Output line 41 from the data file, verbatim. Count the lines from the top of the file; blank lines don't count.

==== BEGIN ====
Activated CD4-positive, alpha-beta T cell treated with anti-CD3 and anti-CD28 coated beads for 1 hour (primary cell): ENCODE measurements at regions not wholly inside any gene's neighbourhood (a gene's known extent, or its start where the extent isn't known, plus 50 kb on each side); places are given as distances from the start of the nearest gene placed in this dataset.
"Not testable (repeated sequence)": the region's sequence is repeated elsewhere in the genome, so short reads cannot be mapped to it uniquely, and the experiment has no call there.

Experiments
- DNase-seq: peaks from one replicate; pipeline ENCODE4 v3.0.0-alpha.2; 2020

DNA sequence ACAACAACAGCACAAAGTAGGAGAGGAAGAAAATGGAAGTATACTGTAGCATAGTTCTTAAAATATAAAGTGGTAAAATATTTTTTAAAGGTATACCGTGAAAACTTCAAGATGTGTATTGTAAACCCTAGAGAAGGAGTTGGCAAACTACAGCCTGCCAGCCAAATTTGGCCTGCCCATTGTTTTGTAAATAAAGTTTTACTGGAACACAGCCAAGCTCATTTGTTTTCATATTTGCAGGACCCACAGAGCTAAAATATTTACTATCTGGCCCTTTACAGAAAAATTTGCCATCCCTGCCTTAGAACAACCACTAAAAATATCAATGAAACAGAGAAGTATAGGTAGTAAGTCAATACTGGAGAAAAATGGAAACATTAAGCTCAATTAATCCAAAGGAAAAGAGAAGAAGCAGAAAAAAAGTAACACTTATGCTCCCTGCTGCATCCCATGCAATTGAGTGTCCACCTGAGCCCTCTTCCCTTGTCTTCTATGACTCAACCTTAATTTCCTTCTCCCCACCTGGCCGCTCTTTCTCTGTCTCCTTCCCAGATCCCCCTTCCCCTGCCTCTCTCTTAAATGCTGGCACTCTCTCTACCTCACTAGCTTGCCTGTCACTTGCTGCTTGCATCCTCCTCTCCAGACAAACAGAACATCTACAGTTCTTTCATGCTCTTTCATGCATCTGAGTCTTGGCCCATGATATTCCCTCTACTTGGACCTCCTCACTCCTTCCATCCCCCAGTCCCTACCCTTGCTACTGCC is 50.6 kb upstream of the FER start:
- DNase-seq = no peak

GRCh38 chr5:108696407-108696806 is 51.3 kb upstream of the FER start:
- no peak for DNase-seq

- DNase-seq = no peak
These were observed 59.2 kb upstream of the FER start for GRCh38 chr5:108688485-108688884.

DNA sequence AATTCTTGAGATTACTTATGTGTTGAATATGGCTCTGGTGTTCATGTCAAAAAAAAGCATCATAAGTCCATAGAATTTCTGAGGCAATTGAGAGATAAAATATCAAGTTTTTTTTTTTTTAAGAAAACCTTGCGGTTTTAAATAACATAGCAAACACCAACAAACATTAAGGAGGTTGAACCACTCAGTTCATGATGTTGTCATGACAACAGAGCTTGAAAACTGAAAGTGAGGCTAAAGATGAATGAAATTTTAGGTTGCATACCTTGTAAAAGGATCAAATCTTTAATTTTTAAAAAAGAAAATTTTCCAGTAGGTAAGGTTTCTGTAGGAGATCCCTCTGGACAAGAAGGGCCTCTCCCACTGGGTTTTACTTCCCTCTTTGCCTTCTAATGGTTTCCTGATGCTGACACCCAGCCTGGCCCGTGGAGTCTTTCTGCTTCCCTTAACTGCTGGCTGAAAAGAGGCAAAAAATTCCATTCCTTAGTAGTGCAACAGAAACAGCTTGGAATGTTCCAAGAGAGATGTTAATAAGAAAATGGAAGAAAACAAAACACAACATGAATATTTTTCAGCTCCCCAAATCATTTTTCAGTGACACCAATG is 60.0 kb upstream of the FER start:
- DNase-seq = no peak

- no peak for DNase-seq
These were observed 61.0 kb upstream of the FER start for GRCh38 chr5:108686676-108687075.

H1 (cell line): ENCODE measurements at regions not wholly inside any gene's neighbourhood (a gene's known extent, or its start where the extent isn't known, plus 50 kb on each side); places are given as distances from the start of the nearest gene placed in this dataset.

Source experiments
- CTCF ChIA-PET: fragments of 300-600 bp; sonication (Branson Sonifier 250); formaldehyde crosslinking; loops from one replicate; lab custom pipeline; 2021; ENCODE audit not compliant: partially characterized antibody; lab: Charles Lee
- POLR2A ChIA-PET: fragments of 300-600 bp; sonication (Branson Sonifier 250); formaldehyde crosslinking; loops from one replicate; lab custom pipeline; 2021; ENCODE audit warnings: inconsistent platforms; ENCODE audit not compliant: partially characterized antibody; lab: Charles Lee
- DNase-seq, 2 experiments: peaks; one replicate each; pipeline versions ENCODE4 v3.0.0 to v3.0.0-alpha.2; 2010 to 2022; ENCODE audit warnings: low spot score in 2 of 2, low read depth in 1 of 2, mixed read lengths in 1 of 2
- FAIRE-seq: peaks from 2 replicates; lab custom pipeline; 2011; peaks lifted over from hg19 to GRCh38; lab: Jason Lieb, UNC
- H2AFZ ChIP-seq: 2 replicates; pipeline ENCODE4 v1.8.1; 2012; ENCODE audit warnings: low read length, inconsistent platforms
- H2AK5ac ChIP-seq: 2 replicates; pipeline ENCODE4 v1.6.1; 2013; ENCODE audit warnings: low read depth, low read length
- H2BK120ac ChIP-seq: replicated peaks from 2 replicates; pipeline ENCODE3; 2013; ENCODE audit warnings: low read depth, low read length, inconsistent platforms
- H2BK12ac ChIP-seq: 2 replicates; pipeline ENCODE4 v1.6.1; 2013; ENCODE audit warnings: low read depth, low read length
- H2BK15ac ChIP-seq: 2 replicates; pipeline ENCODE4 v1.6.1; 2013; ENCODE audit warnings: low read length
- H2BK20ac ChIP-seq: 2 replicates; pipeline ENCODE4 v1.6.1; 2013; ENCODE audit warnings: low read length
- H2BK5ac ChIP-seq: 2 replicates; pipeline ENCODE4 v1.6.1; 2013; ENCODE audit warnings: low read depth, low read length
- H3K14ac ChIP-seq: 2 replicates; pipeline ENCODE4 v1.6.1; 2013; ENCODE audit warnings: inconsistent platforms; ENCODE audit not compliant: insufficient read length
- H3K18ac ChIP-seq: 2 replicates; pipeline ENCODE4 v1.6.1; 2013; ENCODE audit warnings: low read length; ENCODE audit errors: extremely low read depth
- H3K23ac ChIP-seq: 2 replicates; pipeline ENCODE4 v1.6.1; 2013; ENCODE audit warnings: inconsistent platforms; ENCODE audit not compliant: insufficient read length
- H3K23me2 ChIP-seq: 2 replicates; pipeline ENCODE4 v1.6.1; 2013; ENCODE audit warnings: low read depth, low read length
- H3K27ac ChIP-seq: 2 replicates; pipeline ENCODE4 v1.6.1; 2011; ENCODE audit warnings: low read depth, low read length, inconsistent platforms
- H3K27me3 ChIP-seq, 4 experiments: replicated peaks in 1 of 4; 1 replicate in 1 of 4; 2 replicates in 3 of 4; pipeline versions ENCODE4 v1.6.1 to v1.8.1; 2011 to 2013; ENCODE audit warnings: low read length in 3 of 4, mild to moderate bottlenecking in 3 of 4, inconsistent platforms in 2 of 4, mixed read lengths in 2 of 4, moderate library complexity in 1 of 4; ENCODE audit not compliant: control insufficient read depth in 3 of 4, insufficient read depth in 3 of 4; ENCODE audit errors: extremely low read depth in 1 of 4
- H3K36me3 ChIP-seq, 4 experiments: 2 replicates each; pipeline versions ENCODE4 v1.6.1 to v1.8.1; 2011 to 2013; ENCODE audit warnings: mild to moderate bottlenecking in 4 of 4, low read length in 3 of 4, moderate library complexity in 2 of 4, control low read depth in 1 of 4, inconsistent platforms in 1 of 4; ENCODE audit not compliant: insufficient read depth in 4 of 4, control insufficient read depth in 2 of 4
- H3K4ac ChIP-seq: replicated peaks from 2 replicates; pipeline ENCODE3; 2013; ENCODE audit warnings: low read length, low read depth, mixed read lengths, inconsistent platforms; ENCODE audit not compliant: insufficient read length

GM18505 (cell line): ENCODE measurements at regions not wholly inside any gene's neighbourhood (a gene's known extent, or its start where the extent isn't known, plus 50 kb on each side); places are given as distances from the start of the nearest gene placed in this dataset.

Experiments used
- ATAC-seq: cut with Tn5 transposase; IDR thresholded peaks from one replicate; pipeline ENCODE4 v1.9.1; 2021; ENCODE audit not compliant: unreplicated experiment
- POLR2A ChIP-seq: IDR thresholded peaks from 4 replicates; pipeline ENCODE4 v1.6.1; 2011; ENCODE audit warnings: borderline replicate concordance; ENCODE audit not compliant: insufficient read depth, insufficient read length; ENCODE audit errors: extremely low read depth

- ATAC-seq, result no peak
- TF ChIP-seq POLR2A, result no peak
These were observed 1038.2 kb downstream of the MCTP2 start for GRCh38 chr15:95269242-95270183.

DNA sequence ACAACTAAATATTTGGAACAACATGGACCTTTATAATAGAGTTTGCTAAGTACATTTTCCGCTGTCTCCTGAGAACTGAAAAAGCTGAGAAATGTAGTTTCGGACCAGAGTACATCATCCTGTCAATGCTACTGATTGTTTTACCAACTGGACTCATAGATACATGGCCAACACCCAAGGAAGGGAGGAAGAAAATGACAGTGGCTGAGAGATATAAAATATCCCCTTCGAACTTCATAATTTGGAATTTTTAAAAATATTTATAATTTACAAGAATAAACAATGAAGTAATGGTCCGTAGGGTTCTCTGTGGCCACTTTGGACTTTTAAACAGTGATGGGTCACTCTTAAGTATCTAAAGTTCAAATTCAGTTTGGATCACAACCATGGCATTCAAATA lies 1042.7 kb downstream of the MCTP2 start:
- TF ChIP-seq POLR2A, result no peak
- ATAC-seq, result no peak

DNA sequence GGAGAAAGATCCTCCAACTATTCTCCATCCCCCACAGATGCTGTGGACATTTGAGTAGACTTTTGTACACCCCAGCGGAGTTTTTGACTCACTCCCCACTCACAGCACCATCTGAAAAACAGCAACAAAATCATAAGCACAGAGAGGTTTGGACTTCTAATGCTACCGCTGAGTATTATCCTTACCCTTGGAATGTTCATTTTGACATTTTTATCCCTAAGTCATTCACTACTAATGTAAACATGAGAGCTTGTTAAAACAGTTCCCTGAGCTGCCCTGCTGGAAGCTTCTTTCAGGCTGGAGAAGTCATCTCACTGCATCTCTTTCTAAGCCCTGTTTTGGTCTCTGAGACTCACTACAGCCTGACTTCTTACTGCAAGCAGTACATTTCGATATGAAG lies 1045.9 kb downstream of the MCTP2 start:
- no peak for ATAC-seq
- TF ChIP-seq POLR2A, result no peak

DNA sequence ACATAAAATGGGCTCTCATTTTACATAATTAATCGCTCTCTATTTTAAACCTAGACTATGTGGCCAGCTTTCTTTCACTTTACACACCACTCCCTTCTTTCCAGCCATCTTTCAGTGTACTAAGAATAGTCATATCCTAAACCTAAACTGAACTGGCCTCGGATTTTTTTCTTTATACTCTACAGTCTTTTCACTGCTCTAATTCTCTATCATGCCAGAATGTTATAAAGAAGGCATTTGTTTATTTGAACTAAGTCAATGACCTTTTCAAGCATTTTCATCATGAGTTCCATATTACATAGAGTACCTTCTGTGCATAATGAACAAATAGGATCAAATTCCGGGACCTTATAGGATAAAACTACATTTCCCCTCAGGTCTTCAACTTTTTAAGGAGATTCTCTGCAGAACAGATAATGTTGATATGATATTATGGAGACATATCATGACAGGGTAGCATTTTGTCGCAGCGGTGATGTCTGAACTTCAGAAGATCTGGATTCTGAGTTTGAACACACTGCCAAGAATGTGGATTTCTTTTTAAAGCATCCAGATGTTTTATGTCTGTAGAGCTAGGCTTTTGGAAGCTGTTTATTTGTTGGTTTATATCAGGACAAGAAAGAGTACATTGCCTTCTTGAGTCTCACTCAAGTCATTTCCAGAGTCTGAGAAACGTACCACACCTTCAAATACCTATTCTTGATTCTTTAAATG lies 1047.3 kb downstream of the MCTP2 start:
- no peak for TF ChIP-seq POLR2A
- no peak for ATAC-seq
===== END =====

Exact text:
- TF ChIP-seq POLR2A, result no peak